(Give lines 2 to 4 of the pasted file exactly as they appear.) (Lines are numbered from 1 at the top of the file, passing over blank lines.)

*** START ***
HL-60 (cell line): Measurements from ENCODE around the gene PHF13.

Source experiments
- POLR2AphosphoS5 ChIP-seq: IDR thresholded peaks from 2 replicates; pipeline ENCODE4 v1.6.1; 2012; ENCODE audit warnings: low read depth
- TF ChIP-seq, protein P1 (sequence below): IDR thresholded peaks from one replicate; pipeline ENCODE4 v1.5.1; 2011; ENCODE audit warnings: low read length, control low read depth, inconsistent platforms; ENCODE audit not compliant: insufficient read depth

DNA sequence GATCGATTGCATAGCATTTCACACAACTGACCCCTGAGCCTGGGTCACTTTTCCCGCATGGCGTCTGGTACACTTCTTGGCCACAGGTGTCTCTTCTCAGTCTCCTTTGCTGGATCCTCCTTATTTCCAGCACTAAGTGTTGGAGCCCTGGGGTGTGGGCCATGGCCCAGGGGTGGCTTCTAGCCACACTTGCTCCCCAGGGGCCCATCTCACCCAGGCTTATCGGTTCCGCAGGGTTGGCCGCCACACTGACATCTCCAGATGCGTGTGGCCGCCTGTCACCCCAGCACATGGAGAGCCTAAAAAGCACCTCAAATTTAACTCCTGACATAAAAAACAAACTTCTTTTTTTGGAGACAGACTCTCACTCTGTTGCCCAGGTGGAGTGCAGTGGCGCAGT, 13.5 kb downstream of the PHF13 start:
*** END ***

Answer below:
Source experiments
- POLR2AphosphoS5 ChIP-seq: IDR thresholded peaks from 2 replicates; pipeline ENCODE4 v1.6.1; 2012; ENCODE audit warnings: low read depth
- TF ChIP-seq, protein P1 (sequence below): IDR thresholded peaks from one replicate; pipeline ENCODE4 v1.5.1; 2011; ENCODE audit warnings: low read length, control low read depth, inconsistent platforms; ENCODE audit not compliant: insufficient read depth